Linda Ginac is a passionate entrepreneur and technology leader who is the founder and CEO of TalentGuard, a workforce skills management platform that unlocks complete visibility of skills, the intelligence to make data-led talent decisions and the ability to develop the highest potential in your workforce.
60% of organizations say they lack the technology ecosystem to effectively upskill and reskill, Brandon Hall Group’s Upskilling and Reskilling study shows. That’s why we partnered with TalentGuard on an eBook, Redefining Reskilling and Upskilling, that provides the keys to success.
There is no set reskilling strategy that can magically meet the needs of every business and every learner. In fact, the biggest challenge for most companies is figuring out what the “skill” part of upskilling and reskilling means.
The goal of a strong upskilling and reskilling program is to create a more resilient and agile workforce that can continue to be successful in an environment of new and changing roles. Brandon Hall Group’s Talent Management Maturity study found that 90% of companies believe a lack of talent mobility is a significant risk to the business, meaning they cannot reallocate talent resources to the areas where the business needs them most.
Brandon Hall Group Smartchoice Preferred Provider Totara Learning has developed an adaptive learning platform that is designed precisely for this new, transformative environment. Totara has assembled a set of solutions aimed directly at building skills and enabling talent mobility. Totara Learn is a next-generation LMS that does all the heavy lifting expected of an LMS, but with modern flexibility. Totara Engage is their take on the LXP which provides more opportunities for collaboration and learner experience of an LXP. They then round it out with Totara perform, a performance management system that helps tie together skills, learning and performance.
Taking a more personalized approach to learning is allowing companies to become much more agile in how they address skill gaps. There is a lot that goes into personalization, but ultimately, it can deliver much, much more. There are simple elements, like aligning the learning opportunities presented to employees with key information about them. Are they in a technical role? Or are they more in need of soft skills? What is their experience level? Their background? By pulling together everything we know about learners, we can deliver them what they need, rather than blanketing them in learning that could be redundant or irrelevant.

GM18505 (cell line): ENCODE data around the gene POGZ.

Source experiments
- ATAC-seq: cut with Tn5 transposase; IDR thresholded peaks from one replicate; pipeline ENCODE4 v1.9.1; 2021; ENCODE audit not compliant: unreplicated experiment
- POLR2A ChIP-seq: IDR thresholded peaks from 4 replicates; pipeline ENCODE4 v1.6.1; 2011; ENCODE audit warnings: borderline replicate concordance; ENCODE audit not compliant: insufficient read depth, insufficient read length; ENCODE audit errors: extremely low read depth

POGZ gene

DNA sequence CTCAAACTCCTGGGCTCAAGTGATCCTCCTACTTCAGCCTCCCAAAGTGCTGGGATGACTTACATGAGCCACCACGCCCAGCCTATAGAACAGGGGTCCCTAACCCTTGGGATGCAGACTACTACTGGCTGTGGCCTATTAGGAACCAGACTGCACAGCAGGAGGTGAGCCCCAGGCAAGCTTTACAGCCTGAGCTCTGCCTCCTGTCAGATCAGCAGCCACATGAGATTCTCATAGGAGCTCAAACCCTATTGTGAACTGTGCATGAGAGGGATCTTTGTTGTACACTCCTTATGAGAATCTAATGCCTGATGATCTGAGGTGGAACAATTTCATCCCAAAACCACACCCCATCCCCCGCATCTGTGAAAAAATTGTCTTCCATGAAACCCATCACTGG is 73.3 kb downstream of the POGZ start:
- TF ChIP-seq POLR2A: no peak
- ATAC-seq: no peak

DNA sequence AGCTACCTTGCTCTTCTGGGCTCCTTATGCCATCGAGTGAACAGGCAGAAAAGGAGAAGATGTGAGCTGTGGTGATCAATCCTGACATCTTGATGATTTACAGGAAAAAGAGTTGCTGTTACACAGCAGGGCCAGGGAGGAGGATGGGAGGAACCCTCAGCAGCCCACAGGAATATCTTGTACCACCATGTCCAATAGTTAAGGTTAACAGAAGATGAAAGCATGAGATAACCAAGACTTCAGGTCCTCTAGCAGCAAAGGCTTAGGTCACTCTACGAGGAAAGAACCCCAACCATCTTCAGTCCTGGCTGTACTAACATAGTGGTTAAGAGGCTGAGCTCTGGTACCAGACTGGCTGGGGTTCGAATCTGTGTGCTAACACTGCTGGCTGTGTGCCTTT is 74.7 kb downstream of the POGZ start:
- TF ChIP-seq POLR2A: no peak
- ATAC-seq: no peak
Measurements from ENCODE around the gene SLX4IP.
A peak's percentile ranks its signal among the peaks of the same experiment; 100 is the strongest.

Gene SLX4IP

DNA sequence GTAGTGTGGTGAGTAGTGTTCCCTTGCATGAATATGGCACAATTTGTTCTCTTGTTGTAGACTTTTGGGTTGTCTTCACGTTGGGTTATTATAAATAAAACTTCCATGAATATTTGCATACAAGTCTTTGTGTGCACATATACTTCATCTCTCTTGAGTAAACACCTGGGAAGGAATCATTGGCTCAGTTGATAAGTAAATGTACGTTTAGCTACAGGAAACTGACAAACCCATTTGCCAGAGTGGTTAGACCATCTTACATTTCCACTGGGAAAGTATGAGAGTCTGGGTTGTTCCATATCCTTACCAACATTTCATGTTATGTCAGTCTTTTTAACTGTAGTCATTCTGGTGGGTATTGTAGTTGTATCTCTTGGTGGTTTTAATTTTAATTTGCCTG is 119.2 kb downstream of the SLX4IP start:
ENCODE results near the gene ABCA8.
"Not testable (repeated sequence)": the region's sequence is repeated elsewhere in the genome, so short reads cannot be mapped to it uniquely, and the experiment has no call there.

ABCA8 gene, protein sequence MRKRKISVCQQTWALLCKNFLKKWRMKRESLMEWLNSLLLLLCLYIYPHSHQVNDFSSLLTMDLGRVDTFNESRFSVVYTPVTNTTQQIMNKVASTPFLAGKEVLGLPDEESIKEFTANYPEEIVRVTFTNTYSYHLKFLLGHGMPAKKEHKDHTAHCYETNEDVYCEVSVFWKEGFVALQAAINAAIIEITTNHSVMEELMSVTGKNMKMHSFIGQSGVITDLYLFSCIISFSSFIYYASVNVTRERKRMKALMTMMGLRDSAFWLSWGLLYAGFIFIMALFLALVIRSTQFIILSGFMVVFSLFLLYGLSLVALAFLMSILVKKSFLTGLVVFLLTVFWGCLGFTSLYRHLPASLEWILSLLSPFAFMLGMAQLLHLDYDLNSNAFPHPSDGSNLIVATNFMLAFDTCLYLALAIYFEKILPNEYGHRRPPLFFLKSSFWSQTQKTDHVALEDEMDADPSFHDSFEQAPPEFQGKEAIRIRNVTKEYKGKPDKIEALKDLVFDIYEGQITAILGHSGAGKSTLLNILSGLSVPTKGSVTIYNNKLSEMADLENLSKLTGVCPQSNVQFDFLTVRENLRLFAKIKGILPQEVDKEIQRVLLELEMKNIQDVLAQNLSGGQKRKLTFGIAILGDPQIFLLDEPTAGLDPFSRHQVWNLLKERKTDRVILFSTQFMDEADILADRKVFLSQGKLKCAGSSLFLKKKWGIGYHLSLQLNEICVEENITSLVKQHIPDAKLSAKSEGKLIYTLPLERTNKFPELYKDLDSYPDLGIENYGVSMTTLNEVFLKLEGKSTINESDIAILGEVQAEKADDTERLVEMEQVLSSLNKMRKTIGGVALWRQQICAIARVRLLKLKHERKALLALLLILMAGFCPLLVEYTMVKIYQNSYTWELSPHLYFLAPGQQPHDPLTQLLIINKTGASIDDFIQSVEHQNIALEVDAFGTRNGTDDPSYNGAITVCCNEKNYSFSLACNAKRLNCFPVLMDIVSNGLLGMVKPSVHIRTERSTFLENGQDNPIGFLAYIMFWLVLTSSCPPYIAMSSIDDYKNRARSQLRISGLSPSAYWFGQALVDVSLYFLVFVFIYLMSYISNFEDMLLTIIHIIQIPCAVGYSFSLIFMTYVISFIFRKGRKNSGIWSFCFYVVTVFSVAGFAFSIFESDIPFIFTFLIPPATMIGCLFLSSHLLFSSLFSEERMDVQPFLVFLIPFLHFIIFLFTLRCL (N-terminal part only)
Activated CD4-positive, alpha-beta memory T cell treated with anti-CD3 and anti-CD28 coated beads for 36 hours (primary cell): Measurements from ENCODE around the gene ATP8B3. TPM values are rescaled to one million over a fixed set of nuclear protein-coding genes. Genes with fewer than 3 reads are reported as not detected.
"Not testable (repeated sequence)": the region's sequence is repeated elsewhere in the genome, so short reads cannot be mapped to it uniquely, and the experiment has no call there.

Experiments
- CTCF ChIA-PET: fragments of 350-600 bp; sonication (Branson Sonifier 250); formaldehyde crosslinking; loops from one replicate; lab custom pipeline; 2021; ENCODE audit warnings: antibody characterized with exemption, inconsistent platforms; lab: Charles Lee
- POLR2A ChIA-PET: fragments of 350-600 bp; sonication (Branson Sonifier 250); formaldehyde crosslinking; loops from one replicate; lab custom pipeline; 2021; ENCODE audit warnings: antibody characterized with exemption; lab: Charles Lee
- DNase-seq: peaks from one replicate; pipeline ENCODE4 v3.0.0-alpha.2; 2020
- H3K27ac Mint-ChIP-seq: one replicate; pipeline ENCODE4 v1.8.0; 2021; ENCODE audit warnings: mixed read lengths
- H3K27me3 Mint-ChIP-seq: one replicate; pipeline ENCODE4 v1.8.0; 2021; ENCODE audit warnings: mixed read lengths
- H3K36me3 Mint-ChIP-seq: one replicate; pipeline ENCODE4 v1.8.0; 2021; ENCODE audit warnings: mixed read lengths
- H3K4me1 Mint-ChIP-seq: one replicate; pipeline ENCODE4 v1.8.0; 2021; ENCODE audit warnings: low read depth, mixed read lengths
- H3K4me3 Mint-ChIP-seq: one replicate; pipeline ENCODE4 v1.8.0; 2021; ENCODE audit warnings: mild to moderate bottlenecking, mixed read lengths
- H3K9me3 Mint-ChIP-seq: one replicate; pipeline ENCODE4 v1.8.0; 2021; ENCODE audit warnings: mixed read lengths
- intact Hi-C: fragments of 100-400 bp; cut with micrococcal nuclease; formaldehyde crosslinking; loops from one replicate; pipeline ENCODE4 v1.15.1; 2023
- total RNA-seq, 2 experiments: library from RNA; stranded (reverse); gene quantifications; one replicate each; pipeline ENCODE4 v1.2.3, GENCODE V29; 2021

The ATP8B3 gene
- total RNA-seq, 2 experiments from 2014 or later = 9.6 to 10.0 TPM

As companies look to an uncertain future filled with shifting remote/on-site workforce dynamics, increased attrition and a volatile world economy, many feel as if they are unprepared to face it, at least from a skills perspective. Only half of companies in Brandon Hall Group’s 2021 State of Learning Practices Study believe their approach to learning positions them well to meet that future. This means that the other half must figure out their learning strategy quickly, since the future of work is already here.
Learning teams must put their organizations in a position to win the hearts and minds of their employees with outstanding learning. Most employees want to learn but feel they are not provided the opportunity to do so properly. Each employee has their own unique way to learn. Learning teams must create and deliver personalized learning for every employee at the speed and scale of business. Learning teams should employ the latest techniques and technology to develop fast, easily deployed, scalable and contextualized learning experiences for any workforce scenario. A better learner experience improves the process of skills acquisition which ultimately improves an employee’s performance. We all agree that improving employee and organizational performance is the end goal of all learning.
L&D must establish itself as a guiding light in unfamiliar waters. This is critical as organizations see an increased demand for upskilling and reskilling to improve internal talent mobility — especially since just more than one-third of companies believe they are prepared to develop the skills they will need in the future. Business is moving too fast and the workforce is too busy, distracted and now geographically dispersed for traditional training models to be completely effective.
In the process of reexamining their approach to learning and development, companies have been looking at their strategies, technologies, and processes to uncover ways to better develop the workforce and close skills gaps. What really needs to happen, though, is for the organizations themselves to make a shift, developing and sustaining a culture of continuous learning.